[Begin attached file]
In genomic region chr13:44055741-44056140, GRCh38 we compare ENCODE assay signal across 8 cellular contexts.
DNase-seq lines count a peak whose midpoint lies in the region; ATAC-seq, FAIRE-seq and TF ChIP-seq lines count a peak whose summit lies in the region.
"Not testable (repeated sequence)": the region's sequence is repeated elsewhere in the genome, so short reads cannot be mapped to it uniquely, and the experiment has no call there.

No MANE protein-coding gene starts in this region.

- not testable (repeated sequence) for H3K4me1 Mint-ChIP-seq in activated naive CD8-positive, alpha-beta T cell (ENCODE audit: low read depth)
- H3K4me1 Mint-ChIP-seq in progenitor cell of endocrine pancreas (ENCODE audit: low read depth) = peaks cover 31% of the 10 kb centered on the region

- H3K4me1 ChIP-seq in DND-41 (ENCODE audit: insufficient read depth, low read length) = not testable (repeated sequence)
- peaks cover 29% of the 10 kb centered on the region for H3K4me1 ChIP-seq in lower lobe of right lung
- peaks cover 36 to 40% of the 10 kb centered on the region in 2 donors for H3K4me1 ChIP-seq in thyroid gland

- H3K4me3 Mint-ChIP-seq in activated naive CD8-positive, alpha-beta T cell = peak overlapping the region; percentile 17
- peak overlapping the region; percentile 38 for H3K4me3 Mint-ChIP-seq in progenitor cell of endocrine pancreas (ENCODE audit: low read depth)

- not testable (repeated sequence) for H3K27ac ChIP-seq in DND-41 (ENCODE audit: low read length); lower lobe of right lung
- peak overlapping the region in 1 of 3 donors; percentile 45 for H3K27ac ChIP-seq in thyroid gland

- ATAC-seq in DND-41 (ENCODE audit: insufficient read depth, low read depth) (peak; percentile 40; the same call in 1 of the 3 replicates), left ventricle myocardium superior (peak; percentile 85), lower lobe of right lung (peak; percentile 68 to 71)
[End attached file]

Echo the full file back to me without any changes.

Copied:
In genomic region chr13:44055741-44056140, GRCh38 we compare ENCODE assay signal across 8 cellular contexts.
DNase-seq lines count a peak whose midpoint lies in the region; ATAC-seq, FAIRE-seq and TF ChIP-seq lines count a peak whose summit lies in the region.
"Not testable (repeated sequence)": the region's sequence is repeated elsewhere in the genome, so short reads cannot be mapped to it uniquely, and the experiment has no call there.

No MANE protein-coding gene starts in this region.

- not testable (repeated sequence) for H3K4me1 Mint-ChIP-seq in activated naive CD8-positive, alpha-beta T cell (ENCODE audit: low read depth)
- H3K4me1 Mint-ChIP-seq in progenitor cell of endocrine pancreas (ENCODE audit: low read depth) = peaks cover 31% of the 10 kb centered on the region

- H3K4me1 ChIP-seq in DND-41 (ENCODE audit: insufficient read depth, low read length) = not testable (repeated sequence)
- peaks cover 29% of the 10 kb centered on the region for H3K4me1 ChIP-seq in lower lobe of right lung
- peaks cover 36 to 40% of the 10 kb centered on the region in 2 donors for H3K4me1 ChIP-seq in thyroid gland

- H3K4me3 Mint-ChIP-seq in activated naive CD8-positive, alpha-beta T cell = peak overlapping the region; percentile 17
- peak overlapping the region; percentile 38 for H3K4me3 Mint-ChIP-seq in progenitor cell of endocrine pancreas (ENCODE audit: low read depth)

- not testable (repeated sequence) for H3K27ac ChIP-seq in DND-41 (ENCODE audit: low read length); lower lobe of right lung
- peak overlapping the region in 1 of 3 donors; percentile 45 for H3K27ac ChIP-seq in thyroid gland

- ATAC-seq in DND-41 (ENCODE audit: insufficient read depth, low read depth) (peak; percentile 40; the same call in 1 of the 3 replicates), left ventricle myocardium superior (peak; percentile 85), lower lobe of right lung (peak; percentile 68 to 71)